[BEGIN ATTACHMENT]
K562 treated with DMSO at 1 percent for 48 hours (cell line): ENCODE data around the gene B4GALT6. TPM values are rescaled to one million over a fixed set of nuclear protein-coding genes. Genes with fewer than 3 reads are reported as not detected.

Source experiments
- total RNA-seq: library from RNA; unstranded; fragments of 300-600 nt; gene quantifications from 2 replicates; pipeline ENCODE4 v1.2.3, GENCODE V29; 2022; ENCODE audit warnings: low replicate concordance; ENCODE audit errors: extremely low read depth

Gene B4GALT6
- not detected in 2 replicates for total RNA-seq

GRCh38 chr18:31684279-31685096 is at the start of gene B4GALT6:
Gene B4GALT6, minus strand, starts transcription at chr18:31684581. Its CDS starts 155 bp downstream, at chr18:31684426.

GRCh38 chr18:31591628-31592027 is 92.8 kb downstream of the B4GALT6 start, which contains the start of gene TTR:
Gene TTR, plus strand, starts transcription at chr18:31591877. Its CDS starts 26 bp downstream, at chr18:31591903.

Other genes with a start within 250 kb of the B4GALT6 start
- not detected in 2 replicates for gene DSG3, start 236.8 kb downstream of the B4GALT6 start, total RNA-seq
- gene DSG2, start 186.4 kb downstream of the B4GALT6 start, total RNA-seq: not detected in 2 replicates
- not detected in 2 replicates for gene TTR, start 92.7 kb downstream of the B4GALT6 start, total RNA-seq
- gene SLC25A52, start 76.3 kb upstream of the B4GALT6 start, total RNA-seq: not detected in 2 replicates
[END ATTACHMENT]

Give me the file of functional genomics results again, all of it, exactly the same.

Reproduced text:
K562 treated with DMSO at 1 percent for 48 hours (cell line): ENCODE data around the gene B4GALT6. TPM values are rescaled to one million over a fixed set of nuclear protein-coding genes. Genes with fewer than 3 reads are reported as not detected.

Source experiments
- total RNA-seq: library from RNA; unstranded; fragments of 300-600 nt; gene quantifications from 2 replicates; pipeline ENCODE4 v1.2.3, GENCODE V29; 2022; ENCODE audit warnings: low replicate concordance; ENCODE audit errors: extremely low read depth

Gene B4GALT6
- not detected in 2 replicates for total RNA-seq

GRCh38 chr18:31684279-31685096 is at the start of gene B4GALT6:
Gene B4GALT6, minus strand, starts transcription at chr18:31684581. Its CDS starts 155 bp downstream, at chr18:31684426.

GRCh38 chr18:31591628-31592027 is 92.8 kb downstream of the B4GALT6 start, which contains the start of gene TTR:
Gene TTR, plus strand, starts transcription at chr18:31591877. Its CDS starts 26 bp downstream, at chr18:31591903.

Other genes with a start within 250 kb of the B4GALT6 start
- not detected in 2 replicates for gene DSG3, start 236.8 kb downstream of the B4GALT6 start, total RNA-seq
- gene DSG2, start 186.4 kb downstream of the B4GALT6 start, total RNA-seq: not detected in 2 replicates
- not detected in 2 replicates for gene TTR, start 92.7 kb downstream of the B4GALT6 start, total RNA-seq
- gene SLC25A52, start 76.3 kb upstream of the B4GALT6 start, total RNA-seq: not detected in 2 replicates